Review of The Thinking Toolbox

by | Classical Education, Logic, Reviews | 0 comments

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Logic can be a difficult subject to teach, yet The Thinking Toolbox: Thirty-five Lessons That Will Build Your Reasoning Skills, by Nathaniel Bluedorn and Hans Bluedorn, is a great introduction to develop the absolutely necessary thinking skills required to excel in logic and discernment. The Thinking Toolbox spends the first three chapters laying down a rock-solid foundation of why thinking critically is important, what an argument is, when a person should not argue or use logic, and examining opposing and personal viewpoints. The fourth chapter of the book delves into the scientific method, a great example of critical thinking in application. In the fifth chapter, readers are offered the opportunity to use their newly-gained skills with three different thinking projects.

These homeschooled brothers must have been a hoot to raise! They creatively engage the reader from the very beginning of The Thinking Toolbox with zany examples of sometimes serious and sometimes crazy situations. Richard LaPierre’s humorous illustrations are the perfect complement. The most important point(s) in each chapter are in large bold letters, peppered into the content. Exercises follow each chapter. This area of the book can easily be enhanced by creative input from parents. A few of the solutions in the answers key seem subjective, so the adult reading along with the student will need to be on his toes as well.

When the book starts getting into the use of applied logic, the authors take the time to use real-life examples in science. One of the best perspectives The Thinking Toolbox gives is that sometimes there is “no news” in an experiment. In a world that seems moved only by earth-shattering breakthroughs, this is a realistic and down-to-earth reminder that science is one step at a time and not always Nobel Peace Prize material, though it can still be very crucial work.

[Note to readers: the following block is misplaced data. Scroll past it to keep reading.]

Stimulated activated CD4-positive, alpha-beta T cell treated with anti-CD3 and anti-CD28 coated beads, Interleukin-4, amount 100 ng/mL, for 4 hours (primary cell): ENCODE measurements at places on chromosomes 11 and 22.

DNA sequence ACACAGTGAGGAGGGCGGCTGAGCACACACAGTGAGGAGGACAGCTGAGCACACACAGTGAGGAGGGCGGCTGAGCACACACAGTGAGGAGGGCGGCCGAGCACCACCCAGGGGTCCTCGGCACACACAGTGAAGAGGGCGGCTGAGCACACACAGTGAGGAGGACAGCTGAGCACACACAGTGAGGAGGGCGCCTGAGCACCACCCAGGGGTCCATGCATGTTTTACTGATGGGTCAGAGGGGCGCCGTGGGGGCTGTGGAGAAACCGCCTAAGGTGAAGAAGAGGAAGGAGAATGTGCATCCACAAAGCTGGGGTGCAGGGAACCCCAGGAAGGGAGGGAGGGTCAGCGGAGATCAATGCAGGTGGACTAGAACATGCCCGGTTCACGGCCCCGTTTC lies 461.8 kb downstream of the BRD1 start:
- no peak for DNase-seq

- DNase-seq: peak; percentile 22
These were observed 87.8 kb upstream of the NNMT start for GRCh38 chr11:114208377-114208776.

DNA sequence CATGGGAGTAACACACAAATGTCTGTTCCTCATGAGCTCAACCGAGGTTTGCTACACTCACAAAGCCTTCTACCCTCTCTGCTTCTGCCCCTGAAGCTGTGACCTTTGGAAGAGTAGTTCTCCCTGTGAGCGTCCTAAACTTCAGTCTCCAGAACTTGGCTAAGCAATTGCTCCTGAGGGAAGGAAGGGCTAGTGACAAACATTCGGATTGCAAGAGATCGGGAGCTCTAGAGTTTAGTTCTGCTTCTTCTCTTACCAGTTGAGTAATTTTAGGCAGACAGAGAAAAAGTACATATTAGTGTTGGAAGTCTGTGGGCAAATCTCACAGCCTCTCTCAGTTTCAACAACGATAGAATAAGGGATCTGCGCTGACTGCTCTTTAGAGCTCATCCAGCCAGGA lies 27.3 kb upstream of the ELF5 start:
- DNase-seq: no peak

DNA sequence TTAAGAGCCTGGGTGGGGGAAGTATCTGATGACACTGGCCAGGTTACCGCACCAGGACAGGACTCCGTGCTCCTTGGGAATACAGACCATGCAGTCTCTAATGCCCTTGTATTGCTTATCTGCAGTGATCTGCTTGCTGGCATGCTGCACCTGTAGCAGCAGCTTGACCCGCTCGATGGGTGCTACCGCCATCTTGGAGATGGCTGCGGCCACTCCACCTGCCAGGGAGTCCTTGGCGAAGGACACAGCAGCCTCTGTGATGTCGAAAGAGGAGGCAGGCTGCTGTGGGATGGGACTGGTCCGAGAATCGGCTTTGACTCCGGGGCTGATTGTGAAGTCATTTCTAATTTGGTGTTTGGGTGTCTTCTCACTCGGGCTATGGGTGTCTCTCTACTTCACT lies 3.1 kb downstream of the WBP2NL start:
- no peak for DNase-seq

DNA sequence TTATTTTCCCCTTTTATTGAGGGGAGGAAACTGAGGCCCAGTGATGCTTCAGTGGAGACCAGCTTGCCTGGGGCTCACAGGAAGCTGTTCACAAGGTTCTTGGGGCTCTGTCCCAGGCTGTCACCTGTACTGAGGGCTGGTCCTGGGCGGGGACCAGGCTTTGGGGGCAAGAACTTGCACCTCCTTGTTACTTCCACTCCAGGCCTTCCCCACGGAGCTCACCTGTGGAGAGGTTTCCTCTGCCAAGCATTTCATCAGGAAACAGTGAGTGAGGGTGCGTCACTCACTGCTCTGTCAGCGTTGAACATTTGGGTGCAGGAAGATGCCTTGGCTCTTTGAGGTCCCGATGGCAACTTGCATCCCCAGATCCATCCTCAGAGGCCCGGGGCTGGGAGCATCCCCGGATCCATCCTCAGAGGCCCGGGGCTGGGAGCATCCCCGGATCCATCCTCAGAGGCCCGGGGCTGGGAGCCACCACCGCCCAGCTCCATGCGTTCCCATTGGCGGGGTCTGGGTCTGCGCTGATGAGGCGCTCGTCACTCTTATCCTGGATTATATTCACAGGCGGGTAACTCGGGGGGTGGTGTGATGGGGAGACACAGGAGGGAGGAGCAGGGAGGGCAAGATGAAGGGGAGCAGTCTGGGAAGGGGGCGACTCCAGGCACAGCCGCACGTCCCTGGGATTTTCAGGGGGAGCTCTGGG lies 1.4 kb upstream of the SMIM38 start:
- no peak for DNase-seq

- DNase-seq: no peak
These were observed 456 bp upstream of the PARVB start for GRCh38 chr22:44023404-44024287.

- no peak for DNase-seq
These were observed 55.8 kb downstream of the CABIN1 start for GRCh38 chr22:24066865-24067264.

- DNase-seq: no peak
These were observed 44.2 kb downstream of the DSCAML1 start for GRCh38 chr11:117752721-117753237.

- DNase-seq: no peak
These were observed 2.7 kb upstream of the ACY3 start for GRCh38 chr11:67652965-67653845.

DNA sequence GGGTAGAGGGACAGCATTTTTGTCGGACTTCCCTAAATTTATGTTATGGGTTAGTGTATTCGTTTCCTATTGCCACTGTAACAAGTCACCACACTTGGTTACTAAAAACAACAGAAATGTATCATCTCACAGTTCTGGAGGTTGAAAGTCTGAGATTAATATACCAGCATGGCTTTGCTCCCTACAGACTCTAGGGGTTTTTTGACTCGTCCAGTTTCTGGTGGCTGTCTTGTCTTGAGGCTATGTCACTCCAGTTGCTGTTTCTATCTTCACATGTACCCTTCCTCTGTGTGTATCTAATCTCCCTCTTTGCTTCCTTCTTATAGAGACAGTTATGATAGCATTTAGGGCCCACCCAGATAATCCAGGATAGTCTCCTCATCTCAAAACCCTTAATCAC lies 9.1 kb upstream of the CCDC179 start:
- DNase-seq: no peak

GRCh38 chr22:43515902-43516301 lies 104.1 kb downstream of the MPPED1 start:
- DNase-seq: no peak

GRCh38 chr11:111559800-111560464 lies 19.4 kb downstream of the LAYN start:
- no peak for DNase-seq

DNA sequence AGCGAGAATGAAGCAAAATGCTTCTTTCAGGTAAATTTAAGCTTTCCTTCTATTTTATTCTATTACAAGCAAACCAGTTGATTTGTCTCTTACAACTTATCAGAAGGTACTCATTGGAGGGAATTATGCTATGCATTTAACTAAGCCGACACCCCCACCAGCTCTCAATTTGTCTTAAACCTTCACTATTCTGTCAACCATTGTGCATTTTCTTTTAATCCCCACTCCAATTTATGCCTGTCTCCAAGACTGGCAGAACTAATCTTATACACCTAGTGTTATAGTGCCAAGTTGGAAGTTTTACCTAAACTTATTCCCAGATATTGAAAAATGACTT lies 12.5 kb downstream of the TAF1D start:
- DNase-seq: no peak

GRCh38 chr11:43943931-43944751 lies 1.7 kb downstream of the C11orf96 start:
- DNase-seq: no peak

The greatest strength of The Thinking Toolbox is that the skills learned from this text can be applied to defend Christ. Disappointingly, it is a little soft in the area of incorporating Christianity in its lessons. For example, in the exercises for Lesson 6: How To List Reasons Why You Believe Something, the only time it mentions the Bible is when it asks the reader to defend the belief “Murder is Wrong,” under the option “The Bible says murder is wrong.” This would have been a great opportunity to introduce defending your faith!

The Thinking Toolbox is the perfect springboard for The Fallacy Detective: Thirty-Eight Lessons on How to Recognize Bad Reasoning, another fascinating book written by the Bluedorn brothers. One must have their thinking in order before they can take apart someone else’s ideas, thoughts and arguments, and that is what The Thinking Toolbox clearly teaches.

Michelle Henry-Stephens


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